3. The cast performs 'On The Deck Of A Spanish Sailing Ship, 1492' in the Stage West production of 'Songs for a New World', which will be presented Oct. 17-27. Pictured at top, from left: Paris Seaver, Anthony Agnelli and Nicki Poulis. Standing in front: Jay Garcia. Timothy Rooney
    See ‘Songs for a New World’ and other shows in the north Suncoast
  4. Wayne Brady will perform at the Mahaffey Theater in St. Petersburg on Sunday. Courtesy of Mahaffey Theater
    There’s Jeanne Robertson and an inventive Florida Orchestra collaboration, too.
  5. Emilee Dupre and Eric Davis star in Freefall Theatre's production of "The Turn of the Screw." Courtesy of Thee Photo Ninja
    A spooky, risk-filled performance will leave you with questions. | Review
  6. "Charlie and the Chocolate Factory" will roll through Tampa as part of the Straz Center's 2019-20 Broadway series. JOAN MARCUS  |  Straz Center
    ‘Charlie and the Chocolate Factory,’ Roy Wood Jr., ‘Vietgone’ at American Stage, Piff the Magic Dragon and more.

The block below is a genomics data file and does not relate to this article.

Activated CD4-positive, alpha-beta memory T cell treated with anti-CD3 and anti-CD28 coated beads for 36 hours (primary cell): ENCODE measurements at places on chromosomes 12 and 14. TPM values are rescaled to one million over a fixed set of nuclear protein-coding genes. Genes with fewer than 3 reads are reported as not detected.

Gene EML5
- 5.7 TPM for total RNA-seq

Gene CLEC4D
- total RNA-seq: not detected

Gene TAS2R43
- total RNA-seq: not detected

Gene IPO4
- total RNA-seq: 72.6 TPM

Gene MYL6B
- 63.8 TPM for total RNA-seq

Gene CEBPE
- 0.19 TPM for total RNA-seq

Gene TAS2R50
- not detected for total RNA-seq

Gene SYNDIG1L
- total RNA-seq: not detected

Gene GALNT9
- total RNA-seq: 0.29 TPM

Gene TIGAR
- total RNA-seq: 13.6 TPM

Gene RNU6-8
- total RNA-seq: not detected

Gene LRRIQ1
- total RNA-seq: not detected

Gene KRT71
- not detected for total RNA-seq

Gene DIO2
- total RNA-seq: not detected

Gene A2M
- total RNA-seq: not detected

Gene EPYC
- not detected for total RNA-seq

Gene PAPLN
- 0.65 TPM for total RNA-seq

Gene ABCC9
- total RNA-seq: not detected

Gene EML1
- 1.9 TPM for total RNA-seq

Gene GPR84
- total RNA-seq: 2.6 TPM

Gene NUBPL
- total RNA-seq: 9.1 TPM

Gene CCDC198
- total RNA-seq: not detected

7. Music director Michael Francis leads the Florida Orchestra in the Star-Spangled Banner on Friday during the season-opening program at the David A. Straz Jr. Center for the Performing Arts in Tampa. JAY CRIDLIN  |  Tampa Bay Times
    Friday’s opening night portrayed Tampa as a melting pot, delivering diverse pieces pulled from around the world. | Concert review
  8. Bernadette Peters is pictured at Radio City Music Hall in New York in 2015. CHARLES SYKES  |  AP
    Peters follows the likes of Sting and Seal playing with the orchestra.
  9. Aldo Lopez-Gavilan, shown performing "Rhapsody in Blue" with the Florida Orchestra at St. Petersburg's Mahaffey Theater in January, will join the orchestra for its 2019-20 season-opening program this weekend. J.M. LENNON  |  Lennon Media
    Plus, SuicideGirls at Tampa Theatre and comedian Bryan Callen at Tampa Improv.
  10. Ned Averill-Snell, Ami Sallee, Emilia Sargent and Alan Mohney, Jr. in Tampa Repertory Theatre's Dinner With Friends, 2019. Courtesy of KLGold, LLC
    The Pulitzer-winning play illustrates the aftershocks of divorce on marital friendships. | Review